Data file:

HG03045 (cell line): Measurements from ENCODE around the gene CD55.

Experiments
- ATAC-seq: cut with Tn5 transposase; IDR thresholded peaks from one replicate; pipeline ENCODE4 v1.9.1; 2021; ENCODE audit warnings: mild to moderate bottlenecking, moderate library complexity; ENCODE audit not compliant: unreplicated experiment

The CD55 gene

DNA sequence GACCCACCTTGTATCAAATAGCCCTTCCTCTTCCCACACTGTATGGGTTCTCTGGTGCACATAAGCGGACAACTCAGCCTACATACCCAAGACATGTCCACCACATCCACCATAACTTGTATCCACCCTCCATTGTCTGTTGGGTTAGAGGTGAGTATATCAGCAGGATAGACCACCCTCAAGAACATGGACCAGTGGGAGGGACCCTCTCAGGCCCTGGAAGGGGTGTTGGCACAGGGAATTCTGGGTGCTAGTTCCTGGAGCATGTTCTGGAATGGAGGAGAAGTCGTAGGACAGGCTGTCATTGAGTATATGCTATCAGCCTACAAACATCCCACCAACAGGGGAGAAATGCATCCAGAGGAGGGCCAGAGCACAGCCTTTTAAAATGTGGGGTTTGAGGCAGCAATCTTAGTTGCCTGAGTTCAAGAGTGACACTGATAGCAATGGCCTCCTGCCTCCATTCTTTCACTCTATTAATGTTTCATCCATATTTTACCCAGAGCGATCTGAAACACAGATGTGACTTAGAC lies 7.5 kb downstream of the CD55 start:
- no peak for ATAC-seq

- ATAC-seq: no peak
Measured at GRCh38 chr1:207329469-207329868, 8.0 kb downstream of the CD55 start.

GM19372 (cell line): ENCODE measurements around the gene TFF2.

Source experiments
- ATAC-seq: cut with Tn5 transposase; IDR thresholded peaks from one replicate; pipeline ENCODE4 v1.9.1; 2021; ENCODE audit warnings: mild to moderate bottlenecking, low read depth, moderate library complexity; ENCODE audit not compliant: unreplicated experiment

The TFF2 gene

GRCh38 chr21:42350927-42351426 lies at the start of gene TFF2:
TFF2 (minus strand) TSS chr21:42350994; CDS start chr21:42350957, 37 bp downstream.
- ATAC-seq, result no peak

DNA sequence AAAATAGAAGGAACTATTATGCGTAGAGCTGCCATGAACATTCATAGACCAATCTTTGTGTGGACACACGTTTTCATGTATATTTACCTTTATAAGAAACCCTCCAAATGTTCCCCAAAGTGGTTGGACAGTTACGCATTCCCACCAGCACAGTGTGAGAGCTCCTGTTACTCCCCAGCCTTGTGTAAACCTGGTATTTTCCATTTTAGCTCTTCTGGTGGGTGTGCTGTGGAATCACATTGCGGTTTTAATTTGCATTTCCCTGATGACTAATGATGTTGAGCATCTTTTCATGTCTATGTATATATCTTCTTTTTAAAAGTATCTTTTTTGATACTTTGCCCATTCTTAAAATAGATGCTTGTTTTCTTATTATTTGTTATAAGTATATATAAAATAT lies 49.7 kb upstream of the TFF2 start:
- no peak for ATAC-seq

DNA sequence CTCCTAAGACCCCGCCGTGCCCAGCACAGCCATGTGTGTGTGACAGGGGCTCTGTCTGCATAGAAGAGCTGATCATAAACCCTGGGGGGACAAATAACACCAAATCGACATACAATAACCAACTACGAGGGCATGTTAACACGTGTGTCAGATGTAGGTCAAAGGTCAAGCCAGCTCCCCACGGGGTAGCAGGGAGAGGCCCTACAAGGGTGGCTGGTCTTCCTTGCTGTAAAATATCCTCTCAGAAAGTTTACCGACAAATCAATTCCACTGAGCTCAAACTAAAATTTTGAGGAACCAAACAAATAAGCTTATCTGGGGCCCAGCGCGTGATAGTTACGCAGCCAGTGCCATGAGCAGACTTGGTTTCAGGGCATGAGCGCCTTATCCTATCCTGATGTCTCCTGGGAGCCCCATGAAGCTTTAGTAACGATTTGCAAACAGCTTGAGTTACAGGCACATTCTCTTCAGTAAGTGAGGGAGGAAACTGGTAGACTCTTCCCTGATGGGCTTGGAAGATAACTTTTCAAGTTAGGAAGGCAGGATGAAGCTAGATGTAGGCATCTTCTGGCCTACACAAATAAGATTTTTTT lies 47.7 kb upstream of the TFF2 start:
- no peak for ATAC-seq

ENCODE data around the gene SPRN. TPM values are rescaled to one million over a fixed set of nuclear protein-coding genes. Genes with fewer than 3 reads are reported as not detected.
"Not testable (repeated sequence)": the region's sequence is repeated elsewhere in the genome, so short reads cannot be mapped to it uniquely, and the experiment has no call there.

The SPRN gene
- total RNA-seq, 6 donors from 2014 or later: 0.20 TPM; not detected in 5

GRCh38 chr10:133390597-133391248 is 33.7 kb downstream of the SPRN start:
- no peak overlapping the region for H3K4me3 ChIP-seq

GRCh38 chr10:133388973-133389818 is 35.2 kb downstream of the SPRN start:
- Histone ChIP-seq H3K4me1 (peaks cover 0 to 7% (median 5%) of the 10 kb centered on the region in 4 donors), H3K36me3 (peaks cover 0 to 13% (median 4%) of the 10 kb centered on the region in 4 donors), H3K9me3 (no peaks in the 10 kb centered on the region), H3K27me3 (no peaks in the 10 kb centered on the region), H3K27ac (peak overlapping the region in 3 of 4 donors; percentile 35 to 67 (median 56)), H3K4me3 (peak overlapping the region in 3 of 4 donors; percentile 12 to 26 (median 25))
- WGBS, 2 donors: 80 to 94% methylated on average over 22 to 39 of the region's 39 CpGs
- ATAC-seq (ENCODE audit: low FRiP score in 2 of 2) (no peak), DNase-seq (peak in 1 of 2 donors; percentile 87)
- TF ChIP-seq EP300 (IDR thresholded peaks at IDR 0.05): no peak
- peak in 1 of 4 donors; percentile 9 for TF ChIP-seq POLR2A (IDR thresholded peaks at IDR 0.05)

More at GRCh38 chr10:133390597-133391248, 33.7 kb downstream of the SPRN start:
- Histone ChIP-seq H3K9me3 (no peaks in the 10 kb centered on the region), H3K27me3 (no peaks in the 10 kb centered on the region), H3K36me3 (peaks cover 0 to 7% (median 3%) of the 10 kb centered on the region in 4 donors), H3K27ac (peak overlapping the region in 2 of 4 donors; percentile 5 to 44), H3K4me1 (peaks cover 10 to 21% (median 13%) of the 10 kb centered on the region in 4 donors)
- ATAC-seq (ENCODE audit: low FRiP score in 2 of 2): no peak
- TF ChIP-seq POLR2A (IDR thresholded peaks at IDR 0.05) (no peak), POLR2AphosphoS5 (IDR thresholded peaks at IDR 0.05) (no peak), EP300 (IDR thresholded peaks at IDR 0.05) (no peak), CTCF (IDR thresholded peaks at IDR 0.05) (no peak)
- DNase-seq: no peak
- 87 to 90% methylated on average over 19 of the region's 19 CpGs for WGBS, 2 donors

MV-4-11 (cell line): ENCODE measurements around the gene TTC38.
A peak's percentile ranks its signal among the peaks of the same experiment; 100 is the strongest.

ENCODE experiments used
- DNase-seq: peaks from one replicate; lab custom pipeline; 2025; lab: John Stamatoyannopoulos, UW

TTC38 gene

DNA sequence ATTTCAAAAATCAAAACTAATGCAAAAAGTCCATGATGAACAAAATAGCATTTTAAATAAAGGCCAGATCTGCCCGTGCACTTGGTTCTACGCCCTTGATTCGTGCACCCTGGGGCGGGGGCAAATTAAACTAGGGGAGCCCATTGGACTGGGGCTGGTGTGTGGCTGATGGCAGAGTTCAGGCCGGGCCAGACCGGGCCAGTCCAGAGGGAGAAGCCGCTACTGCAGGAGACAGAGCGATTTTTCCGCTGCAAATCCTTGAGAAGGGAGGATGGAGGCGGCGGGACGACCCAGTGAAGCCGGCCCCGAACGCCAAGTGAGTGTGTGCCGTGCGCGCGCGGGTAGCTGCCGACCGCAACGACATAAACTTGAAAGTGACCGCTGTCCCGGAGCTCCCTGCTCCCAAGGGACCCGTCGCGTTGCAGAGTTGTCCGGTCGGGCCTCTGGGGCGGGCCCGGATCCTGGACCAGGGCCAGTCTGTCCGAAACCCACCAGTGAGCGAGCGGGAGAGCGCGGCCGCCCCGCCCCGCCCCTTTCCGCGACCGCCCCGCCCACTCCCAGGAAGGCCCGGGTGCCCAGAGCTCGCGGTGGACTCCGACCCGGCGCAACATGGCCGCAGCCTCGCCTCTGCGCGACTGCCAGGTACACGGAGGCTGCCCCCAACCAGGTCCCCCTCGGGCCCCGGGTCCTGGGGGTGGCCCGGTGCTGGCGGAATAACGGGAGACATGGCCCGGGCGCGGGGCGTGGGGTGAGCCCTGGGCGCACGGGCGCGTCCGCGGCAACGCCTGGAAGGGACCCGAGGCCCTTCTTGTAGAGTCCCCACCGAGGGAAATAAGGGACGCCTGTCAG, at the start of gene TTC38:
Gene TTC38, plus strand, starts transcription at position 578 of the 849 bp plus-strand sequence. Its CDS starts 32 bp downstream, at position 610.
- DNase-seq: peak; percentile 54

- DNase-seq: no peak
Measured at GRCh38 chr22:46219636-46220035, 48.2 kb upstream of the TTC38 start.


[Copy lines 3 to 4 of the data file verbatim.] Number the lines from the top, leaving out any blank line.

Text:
- ATAC-seq: cut with Tn5 transposase; IDR thresholded peaks from one replicate; pipeline ENCODE4 v1.9.1; 2021; ENCODE audit warnings: mild to moderate bottlenecking, moderate library complexity; ENCODE audit not compliant: unreplicated experiment

The CD55 gene